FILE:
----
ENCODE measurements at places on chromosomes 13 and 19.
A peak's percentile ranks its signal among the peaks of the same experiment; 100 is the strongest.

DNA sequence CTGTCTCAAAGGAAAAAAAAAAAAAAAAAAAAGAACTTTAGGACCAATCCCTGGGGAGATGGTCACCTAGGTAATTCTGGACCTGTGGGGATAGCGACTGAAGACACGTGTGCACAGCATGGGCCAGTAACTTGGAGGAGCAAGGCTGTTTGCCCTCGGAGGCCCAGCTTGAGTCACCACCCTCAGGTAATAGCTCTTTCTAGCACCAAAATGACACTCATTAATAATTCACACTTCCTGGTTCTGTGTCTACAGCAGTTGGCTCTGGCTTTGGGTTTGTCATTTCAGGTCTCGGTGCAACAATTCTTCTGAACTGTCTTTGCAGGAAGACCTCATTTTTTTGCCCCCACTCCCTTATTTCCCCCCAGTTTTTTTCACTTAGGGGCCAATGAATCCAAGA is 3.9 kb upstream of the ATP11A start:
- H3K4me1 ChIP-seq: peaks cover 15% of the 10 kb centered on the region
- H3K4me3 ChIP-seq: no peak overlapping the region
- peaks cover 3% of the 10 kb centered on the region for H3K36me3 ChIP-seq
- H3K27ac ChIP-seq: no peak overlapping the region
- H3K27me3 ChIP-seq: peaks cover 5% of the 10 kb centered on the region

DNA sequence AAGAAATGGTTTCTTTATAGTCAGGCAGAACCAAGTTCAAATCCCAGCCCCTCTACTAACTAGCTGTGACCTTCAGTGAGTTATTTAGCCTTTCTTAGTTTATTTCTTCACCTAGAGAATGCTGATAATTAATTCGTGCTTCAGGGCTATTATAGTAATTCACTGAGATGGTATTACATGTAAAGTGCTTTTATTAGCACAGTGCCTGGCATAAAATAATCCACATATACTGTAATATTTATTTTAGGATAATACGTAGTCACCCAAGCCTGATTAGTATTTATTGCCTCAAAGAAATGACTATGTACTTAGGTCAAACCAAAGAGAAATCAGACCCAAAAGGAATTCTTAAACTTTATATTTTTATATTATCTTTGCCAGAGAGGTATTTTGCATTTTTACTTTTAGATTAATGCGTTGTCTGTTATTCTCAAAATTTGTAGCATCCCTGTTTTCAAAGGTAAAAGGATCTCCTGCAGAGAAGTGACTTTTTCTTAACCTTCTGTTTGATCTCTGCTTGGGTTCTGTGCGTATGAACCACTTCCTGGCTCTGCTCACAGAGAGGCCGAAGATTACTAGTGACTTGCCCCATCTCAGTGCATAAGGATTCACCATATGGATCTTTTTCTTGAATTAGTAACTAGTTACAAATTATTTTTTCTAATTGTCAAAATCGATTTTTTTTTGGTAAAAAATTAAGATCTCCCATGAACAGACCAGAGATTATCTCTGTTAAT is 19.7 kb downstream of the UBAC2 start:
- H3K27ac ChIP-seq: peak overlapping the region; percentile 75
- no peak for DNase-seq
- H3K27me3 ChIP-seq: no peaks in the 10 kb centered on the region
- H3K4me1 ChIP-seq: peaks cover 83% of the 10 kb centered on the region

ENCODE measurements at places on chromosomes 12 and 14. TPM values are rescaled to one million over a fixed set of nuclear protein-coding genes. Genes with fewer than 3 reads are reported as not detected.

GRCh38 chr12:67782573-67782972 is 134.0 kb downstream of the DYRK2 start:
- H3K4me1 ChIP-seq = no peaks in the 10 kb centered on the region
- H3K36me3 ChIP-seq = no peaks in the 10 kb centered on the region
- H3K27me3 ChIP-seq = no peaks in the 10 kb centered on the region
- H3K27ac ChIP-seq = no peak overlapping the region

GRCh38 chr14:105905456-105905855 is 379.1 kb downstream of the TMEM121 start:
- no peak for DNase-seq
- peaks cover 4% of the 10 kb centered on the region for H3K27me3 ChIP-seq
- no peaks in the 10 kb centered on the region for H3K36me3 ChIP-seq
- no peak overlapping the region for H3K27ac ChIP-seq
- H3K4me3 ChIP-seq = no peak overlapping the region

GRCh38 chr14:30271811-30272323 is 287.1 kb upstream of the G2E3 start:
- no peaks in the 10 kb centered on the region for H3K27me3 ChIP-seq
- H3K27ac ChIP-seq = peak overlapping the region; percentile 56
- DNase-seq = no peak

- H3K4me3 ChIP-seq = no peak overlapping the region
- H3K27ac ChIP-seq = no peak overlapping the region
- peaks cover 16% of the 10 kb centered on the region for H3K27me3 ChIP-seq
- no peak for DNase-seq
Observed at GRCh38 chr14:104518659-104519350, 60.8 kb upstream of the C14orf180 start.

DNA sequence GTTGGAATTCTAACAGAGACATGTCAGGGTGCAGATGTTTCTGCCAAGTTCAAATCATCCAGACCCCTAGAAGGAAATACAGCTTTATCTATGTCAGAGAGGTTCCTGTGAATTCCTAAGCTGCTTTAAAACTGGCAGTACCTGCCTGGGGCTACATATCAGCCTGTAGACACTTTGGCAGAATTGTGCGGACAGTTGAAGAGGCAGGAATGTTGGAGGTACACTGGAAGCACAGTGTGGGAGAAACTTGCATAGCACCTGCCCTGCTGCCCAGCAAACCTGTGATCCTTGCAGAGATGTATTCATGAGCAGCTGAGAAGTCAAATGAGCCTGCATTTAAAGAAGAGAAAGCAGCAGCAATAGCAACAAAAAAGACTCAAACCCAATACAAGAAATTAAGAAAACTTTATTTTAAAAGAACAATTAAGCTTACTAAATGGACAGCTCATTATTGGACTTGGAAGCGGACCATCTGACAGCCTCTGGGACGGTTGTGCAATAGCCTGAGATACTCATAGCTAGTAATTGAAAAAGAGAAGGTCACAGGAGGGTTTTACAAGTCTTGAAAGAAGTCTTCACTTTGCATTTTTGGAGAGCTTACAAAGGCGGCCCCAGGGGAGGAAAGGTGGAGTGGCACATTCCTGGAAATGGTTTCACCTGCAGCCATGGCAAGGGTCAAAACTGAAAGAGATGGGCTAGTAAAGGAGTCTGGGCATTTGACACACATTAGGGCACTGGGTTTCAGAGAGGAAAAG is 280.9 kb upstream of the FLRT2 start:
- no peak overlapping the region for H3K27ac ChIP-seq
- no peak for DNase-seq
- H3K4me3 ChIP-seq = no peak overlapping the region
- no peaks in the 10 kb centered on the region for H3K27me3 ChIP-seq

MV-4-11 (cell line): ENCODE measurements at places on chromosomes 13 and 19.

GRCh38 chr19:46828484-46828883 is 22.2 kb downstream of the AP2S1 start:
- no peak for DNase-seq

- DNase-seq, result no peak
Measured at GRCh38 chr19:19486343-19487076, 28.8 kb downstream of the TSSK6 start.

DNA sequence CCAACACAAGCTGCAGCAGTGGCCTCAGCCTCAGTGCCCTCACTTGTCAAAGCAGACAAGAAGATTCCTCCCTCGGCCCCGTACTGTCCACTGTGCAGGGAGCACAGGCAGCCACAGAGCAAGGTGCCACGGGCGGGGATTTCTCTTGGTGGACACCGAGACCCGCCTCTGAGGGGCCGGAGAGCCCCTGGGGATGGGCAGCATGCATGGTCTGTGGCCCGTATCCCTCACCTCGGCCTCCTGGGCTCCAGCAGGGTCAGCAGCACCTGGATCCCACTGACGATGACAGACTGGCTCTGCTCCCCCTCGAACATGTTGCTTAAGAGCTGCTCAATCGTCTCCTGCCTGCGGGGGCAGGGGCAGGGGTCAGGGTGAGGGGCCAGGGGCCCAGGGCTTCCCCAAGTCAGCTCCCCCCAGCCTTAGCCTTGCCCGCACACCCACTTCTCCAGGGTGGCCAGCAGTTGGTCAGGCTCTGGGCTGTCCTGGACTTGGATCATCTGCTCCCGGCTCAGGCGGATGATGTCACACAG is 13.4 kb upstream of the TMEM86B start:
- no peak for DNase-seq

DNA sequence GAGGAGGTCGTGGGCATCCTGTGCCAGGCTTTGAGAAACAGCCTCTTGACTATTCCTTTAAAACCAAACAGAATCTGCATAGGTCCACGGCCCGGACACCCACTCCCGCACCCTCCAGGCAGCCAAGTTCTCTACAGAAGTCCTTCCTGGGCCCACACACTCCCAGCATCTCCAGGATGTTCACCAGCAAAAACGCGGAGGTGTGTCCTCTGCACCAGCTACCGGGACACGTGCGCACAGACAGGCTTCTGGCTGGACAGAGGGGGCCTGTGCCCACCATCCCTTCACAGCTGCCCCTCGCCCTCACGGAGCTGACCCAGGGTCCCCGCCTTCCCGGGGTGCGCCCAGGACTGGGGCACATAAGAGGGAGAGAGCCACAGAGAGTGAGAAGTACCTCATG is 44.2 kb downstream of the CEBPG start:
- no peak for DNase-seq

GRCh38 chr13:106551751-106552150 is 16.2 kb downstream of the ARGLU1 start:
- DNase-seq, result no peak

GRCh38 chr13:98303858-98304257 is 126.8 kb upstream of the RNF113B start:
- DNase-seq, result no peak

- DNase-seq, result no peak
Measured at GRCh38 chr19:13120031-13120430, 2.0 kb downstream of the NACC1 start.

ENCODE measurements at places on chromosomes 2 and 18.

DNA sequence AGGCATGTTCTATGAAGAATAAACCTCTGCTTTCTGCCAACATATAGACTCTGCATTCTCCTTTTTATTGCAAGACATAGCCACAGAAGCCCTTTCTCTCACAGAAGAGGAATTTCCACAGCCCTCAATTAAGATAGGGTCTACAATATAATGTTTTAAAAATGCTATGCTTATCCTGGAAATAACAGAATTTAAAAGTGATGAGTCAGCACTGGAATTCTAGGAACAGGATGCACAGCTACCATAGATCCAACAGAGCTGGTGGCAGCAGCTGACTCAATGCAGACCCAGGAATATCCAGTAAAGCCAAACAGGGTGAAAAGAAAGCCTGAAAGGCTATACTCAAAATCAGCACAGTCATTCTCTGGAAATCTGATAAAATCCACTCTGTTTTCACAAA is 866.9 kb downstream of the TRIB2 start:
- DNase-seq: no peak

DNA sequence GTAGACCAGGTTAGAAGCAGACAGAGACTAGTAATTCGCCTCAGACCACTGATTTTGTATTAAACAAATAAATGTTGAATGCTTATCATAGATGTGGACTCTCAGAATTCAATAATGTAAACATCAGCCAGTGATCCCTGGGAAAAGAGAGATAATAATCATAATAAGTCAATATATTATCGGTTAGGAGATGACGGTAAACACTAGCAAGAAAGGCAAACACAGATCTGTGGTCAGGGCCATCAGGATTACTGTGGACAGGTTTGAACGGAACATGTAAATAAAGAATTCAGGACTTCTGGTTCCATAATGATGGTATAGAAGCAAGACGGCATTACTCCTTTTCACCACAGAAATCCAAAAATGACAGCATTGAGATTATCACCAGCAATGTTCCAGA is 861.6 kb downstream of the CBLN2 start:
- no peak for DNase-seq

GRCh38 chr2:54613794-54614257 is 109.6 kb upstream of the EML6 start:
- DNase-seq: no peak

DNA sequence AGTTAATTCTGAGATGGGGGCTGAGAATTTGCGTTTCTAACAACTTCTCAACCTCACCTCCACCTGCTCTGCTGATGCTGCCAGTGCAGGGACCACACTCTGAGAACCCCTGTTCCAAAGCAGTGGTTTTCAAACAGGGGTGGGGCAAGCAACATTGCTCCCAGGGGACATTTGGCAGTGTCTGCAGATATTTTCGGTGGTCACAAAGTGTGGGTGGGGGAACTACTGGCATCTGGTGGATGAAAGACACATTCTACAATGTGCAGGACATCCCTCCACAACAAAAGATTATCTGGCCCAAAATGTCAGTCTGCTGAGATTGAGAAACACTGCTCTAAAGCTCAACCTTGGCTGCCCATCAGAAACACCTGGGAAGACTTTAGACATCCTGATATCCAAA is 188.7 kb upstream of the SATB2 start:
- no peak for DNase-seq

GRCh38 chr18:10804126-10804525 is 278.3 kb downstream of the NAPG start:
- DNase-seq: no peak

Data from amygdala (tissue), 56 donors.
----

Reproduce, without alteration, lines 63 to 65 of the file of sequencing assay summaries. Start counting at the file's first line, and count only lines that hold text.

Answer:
- no peak for DNase-seq

GRCh38 chr18:10804126-10804525 is 278.3 kb downstream of the NAPG start:
- DNase-seq: no peak